Sniffing Out the Scent of Story
Science News has an article about restoring scent to individuals who have little or no sense of smell. The research is fascinating in its own right, but it’s also got me thinking about how individuals learn that one of their senses isn’t working as it should.
For example, it’s not uncommon for children who need glasses to be unaware of their need. In my own case, my siblings and I were capable of turning anything into a competition, so we’d test ourselves for the sharpest eyes by reading stuff across the room. One day mom and dad overheard, and noticed that I wasn’t able to read stuff that I maybe should have been able too.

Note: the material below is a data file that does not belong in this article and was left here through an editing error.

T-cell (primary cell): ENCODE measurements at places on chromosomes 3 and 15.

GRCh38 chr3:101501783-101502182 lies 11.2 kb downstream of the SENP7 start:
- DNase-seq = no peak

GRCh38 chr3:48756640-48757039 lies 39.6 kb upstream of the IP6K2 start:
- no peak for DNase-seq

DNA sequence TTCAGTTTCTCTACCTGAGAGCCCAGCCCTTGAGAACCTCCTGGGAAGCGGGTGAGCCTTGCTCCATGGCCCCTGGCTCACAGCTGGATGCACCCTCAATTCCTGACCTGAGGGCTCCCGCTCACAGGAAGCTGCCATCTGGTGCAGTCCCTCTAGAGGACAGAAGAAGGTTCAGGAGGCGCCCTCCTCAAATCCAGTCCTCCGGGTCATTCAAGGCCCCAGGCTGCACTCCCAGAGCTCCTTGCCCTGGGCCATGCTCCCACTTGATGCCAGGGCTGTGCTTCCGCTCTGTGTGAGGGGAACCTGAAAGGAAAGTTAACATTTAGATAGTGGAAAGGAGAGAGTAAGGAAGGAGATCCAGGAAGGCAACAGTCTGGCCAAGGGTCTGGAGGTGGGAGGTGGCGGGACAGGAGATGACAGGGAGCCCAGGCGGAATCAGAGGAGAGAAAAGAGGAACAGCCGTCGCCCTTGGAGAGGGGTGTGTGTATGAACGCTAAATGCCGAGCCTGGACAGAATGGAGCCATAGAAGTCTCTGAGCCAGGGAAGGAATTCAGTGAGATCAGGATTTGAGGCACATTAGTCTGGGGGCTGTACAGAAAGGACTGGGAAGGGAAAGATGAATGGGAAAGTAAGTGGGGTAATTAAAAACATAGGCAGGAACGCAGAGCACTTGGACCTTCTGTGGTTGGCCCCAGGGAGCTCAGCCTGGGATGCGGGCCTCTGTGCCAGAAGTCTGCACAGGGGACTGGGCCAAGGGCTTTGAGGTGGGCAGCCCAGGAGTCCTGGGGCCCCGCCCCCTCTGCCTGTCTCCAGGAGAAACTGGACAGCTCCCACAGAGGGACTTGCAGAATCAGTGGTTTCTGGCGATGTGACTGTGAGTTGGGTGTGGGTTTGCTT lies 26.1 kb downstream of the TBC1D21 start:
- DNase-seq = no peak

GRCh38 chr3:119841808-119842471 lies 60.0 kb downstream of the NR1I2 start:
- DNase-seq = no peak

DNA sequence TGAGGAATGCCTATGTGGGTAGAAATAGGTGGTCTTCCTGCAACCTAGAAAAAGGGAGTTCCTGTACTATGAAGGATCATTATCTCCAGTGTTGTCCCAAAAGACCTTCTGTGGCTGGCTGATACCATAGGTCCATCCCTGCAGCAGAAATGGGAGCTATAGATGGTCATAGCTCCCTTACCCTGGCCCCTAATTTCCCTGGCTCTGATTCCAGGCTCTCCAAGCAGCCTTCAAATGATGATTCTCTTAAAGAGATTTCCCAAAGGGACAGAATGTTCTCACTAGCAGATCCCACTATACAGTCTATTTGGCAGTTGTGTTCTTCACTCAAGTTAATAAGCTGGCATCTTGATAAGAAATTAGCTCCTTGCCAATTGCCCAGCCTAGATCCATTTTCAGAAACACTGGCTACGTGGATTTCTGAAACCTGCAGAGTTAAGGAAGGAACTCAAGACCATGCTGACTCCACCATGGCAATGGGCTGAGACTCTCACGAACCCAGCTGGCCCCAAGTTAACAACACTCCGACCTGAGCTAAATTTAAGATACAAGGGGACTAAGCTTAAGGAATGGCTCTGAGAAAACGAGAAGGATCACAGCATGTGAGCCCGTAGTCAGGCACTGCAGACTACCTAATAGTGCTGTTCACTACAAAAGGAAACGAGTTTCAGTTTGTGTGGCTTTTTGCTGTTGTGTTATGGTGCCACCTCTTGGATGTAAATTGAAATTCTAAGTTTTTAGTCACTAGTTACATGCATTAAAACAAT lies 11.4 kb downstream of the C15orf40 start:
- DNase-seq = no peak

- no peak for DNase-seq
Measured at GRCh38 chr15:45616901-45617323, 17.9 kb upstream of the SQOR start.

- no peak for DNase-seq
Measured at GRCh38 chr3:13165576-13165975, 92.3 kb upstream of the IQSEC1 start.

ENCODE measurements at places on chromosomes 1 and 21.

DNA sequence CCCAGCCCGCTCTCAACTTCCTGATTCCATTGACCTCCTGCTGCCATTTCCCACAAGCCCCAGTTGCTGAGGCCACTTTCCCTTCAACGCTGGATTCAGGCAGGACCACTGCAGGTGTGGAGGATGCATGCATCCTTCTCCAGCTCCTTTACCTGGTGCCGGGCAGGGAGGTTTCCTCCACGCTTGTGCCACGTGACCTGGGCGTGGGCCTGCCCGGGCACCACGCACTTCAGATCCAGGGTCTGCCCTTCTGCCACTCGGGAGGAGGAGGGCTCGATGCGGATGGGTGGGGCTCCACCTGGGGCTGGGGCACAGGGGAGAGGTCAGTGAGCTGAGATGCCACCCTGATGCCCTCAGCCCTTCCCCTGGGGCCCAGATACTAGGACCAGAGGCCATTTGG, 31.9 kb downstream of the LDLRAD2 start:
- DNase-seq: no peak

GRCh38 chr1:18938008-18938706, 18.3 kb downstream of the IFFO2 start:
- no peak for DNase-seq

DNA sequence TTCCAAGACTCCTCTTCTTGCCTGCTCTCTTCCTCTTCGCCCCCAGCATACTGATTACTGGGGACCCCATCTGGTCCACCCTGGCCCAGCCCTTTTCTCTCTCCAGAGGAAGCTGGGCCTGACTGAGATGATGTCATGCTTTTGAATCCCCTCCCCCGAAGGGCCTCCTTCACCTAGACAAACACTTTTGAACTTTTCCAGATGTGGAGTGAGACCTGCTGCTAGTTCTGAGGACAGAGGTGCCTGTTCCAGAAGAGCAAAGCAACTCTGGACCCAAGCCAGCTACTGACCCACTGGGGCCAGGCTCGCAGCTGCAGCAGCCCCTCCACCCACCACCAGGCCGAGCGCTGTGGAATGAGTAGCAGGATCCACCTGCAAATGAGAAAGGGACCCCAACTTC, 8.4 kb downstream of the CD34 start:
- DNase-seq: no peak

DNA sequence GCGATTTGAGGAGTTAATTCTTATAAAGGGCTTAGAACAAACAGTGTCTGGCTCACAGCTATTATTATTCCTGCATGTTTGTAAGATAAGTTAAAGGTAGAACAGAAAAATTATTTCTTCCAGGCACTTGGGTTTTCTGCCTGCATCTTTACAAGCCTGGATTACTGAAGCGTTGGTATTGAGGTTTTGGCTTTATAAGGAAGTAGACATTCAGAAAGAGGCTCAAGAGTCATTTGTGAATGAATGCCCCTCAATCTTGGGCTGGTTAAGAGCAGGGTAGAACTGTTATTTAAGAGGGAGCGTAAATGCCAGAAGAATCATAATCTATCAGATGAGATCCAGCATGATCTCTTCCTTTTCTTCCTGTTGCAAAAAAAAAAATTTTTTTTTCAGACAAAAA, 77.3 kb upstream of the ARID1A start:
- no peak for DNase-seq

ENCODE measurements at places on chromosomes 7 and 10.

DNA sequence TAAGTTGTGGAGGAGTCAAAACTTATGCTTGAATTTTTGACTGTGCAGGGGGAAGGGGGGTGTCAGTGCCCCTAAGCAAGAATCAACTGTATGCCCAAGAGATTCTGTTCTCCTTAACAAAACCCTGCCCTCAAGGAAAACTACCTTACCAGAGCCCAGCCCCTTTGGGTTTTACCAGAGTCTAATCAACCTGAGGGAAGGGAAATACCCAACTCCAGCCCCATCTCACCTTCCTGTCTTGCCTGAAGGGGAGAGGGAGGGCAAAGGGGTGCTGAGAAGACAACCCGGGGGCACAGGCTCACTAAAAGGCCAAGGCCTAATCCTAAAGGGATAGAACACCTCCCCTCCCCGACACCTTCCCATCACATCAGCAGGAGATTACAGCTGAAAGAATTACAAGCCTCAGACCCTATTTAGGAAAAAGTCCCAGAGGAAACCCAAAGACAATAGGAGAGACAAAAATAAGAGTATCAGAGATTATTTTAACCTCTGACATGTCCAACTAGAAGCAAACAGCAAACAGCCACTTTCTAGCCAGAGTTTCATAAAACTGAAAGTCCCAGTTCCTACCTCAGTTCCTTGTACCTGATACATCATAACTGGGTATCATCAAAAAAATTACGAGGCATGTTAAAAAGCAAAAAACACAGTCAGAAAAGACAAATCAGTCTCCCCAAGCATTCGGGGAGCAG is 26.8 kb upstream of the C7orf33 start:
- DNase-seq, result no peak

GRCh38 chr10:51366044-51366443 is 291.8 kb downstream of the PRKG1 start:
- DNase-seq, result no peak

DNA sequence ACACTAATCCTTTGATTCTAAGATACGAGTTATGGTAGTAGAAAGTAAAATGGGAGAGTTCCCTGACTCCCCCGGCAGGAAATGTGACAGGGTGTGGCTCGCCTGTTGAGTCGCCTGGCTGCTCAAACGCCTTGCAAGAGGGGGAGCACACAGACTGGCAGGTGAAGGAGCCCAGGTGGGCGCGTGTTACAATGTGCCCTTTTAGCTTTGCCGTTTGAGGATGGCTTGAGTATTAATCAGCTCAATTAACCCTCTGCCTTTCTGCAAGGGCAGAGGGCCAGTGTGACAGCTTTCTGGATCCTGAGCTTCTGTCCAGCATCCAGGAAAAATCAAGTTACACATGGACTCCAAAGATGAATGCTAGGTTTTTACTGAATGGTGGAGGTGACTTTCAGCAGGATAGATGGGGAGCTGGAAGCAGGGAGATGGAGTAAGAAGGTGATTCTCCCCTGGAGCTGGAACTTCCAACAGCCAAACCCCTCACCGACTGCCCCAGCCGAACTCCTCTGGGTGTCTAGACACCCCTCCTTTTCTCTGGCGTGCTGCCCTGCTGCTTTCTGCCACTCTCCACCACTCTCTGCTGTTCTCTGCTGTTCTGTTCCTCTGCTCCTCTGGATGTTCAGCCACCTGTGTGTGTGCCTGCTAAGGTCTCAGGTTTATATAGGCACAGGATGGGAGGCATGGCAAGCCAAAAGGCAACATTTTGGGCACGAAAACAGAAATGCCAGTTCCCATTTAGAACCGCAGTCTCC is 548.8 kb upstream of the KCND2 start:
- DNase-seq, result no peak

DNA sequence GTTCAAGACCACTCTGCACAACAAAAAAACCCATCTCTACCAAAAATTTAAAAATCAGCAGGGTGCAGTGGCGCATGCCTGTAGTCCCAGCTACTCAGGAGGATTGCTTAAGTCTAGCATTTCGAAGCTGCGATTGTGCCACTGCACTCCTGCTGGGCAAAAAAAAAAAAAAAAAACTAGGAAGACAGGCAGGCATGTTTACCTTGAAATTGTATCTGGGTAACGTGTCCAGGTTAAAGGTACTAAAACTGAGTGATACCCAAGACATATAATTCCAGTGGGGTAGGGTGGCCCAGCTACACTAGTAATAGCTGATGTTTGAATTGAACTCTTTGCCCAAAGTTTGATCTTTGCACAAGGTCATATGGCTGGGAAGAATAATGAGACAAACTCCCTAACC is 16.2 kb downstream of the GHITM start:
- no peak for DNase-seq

The power of suggestion being what it is, I then went out and discovered that there were lots of things I couldn’t read really well, and in fact insisted that glasses were a necessity in spite of my low prescription.
But what if an entire people were missing one of their senses? How would they know it was missing, with nothing to compare themselves too? I suspect they would get by just fine, adapting their suroundings, perhaps domesticating an animal that was able to assist, just as people use watch- and drug-dogs.
In fact, if one person in the group was able to use the dormant sense, the rest of the group would probably be skeptical. Might even consider them crazy. And of course, there’s the full-circle fruition of this train of thought. What if this hypothetical people were us?
Makes for some interesting story ideas, doesn’t it?